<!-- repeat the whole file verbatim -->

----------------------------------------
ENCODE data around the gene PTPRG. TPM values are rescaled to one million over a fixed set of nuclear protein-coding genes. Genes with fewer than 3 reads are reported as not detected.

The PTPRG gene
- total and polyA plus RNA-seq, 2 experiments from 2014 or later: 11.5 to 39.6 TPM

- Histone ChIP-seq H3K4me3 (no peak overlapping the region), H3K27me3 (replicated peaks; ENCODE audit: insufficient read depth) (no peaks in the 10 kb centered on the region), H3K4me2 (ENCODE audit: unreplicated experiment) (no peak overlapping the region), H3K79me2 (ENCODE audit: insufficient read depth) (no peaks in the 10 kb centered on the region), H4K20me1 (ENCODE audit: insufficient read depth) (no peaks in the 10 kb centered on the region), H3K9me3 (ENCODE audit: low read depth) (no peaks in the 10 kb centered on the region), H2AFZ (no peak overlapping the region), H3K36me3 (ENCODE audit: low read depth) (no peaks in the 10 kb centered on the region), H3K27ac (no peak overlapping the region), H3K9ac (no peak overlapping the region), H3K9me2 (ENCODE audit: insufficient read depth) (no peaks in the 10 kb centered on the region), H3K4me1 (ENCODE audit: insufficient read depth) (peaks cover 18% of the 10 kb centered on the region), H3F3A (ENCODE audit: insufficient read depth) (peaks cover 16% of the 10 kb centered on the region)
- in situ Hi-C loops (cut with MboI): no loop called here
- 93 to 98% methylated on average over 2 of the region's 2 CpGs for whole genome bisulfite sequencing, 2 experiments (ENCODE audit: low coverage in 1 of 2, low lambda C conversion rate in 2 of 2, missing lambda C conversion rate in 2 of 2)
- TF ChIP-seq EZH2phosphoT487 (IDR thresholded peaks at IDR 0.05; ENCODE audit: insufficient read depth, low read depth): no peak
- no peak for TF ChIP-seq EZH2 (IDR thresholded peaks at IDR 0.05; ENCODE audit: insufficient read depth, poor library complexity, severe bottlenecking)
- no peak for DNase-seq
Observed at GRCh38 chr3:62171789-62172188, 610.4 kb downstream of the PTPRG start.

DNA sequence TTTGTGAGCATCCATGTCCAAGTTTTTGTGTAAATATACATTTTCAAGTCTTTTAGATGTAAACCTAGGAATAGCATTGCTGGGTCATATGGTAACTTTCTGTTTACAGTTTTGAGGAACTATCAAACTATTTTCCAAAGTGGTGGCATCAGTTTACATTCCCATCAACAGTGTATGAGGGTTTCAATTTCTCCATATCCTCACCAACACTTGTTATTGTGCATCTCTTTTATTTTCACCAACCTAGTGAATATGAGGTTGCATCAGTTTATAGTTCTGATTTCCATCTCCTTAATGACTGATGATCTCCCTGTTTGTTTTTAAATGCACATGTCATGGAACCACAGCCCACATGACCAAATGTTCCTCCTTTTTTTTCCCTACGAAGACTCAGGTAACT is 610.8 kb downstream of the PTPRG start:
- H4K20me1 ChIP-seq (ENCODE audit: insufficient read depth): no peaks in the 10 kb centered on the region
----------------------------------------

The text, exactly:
ENCODE data around the gene PTPRG. TPM values are rescaled to one million over a fixed set of nuclear protein-coding genes. Genes with fewer than 3 reads are reported as not detected.

The PTPRG gene
- total and polyA plus RNA-seq, 2 experiments from 2014 or later: 11.5 to 39.6 TPM

- Histone ChIP-seq H3K4me3 (no peak overlapping the region), H3K27me3 (replicated peaks; ENCODE audit: insufficient read depth) (no peaks in the 10 kb centered on the region), H3K4me2 (ENCODE audit: unreplicated experiment) (no peak overlapping the region), H3K79me2 (ENCODE audit: insufficient read depth) (no peaks in the 10 kb centered on the region), H4K20me1 (ENCODE audit: insufficient read depth) (no peaks in the 10 kb centered on the region), H3K9me3 (ENCODE audit: low read depth) (no peaks in the 10 kb centered on the region), H2AFZ (no peak overlapping the region), H3K36me3 (ENCODE audit: low read depth) (no peaks in the 10 kb centered on the region), H3K27ac (no peak overlapping the region), H3K9ac (no peak overlapping the region), H3K9me2 (ENCODE audit: insufficient read depth) (no peaks in the 10 kb centered on the region), H3K4me1 (ENCODE audit: insufficient read depth) (peaks cover 18% of the 10 kb centered on the region), H3F3A (ENCODE audit: insufficient read depth) (peaks cover 16% of the 10 kb centered on the region)
- in situ Hi-C loops (cut with MboI): no loop called here
- 93 to 98% methylated on average over 2 of the region's 2 CpGs for whole genome bisulfite sequencing, 2 experiments (ENCODE audit: low coverage in 1 of 2, low lambda C conversion rate in 2 of 2, missing lambda C conversion rate in 2 of 2)
- TF ChIP-seq EZH2phosphoT487 (IDR thresholded peaks at IDR 0.05; ENCODE audit: insufficient read depth, low read depth): no peak
- no peak for TF ChIP-seq EZH2 (IDR thresholded peaks at IDR 0.05; ENCODE audit: insufficient read depth, poor library complexity, severe bottlenecking)
- no peak for DNase-seq
Observed at GRCh38 chr3:62171789-62172188, 610.4 kb downstream of the PTPRG start.

DNA sequence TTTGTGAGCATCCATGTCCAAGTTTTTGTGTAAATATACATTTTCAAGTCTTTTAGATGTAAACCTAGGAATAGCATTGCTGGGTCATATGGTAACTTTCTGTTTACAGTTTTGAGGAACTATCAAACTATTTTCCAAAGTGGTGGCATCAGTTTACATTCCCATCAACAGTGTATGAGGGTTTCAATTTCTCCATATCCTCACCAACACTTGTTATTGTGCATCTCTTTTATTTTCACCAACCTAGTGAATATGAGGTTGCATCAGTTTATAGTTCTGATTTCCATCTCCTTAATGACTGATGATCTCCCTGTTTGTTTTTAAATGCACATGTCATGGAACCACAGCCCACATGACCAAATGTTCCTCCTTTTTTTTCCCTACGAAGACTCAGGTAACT is 610.8 kb downstream of the PTPRG start:
- H4K20me1 ChIP-seq (ENCODE audit: insufficient read depth): no peaks in the 10 kb centered on the region